Although near each point, a manifold resembles Euclidean space, globally a manifold might not. For example, the surface of the sphere is not a Euclidean space, but in a region it can be charted by means of geographic maps: map projections of the region into the Euclidean plane. When a region appears in two neighbouring maps (in the context of manifolds they are called charts), the two representations do not coincide exactly and a transformation is needed to pass from one to the other, called a transition map.
The concept of a manifold is central to many parts of geometry and modern mathematical physics because it allows more complicated structures to be described and understood in terms of the relatively well-understood properties of Euclidean space. Manifolds naturally arise as solution sets of systems of equations and as graphs of functions. Manifolds may have additional features. One important class of manifolds is the class of differentiable manifolds. This differentiable structure allows calculus to be done on manifolds. A Riemannian metric on a manifold allows distances and angles to be measured. Symplectic manifolds serve as the phase spaces in the Hamiltonian formalism of classical mechanics, while four-dimensional Lorentzian manifolds model spacetime in general relativity.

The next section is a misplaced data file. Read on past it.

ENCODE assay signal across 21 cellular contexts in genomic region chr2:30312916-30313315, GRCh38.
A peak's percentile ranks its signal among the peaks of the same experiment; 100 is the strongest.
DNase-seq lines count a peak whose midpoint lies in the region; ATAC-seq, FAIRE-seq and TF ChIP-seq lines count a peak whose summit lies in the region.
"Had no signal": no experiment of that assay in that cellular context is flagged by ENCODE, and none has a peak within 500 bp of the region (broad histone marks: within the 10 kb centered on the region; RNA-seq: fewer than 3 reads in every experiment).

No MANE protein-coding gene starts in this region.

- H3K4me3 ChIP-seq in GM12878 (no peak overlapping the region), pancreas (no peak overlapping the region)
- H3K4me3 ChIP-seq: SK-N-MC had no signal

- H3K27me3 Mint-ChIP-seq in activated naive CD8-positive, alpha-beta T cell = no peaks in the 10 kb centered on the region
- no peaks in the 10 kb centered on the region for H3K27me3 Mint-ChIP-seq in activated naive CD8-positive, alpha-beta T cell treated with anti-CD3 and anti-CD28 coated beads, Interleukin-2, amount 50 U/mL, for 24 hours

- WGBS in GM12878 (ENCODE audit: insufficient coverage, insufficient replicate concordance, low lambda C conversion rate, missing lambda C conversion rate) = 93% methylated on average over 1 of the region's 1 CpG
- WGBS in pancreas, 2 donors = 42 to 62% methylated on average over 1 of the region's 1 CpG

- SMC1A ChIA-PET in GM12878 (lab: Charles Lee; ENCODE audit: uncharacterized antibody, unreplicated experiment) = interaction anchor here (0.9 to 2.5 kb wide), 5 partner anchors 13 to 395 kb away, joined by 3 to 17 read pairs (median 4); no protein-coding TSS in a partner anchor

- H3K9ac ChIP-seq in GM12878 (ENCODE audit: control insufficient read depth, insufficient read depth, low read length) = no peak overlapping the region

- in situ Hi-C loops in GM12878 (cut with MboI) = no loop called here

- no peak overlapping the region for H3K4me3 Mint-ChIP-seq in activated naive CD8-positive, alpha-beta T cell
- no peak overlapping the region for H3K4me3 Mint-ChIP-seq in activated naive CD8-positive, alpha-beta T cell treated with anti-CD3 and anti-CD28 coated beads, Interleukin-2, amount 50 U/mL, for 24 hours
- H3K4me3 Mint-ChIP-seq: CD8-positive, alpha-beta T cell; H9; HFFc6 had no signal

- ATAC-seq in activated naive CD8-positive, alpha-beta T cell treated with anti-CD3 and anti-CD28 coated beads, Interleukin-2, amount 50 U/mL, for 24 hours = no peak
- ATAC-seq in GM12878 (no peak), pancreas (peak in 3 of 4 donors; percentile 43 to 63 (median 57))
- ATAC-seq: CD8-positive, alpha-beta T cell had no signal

Last edited by Mustafa Umut Sarac; 10-11-2013 at 06:44 AM. Click to view previous post history.
No, it's not. The Poincare' conjecture has no cosmological content, it just says that the only 3-manifold with a certain technical property is a sphere. (That's the 3-dimensional sphere, which you can't visualize easily because it takes 4 dimensions to embed it.)
Originally Posted by Mustafa Umut Sarac
Perelman's *proof* of the conjecture uses this concept called Ricci flow, which is kind of about a structure in the manifold that allows the concept of "distance" to change over time. The quantum-gravity people and other mathematical physicists do some things with Ricci flow, but Perelman just used it as a tool to show "this hypothetical object can't exist, because when you apply a Ricci flow to it it would do something impossible". It's a rather elegant approach to the problem but it doesn't say anything about the "real" universe (whatever that means).
My thesis advisor, after retiring from academia, took up sculpture in a serious way (http://www.sieradskistudios.com/). His work isn't explicitly mathematical, but I can see where it reflects a lot of time spent visualizing low-dimensional topology. It's an interesting question---how can one bring that sort of inspiration into the photographic world?
Man Ray's answer seems largely to have been to construct mathematically-inspired objects and photograph them, which is fair enough but seems more about "mathematical sculpture, followed by photography". I'm not sure how to bring geometric content directly into the photographic process, but it's an interesting concept.
San Diego, CA, USA
The lady of the house has to be a pretty swell sort of person to put up with the annoyance of a photographer.
-The Little Technical Library, _Developing, Printing, And Enlarging_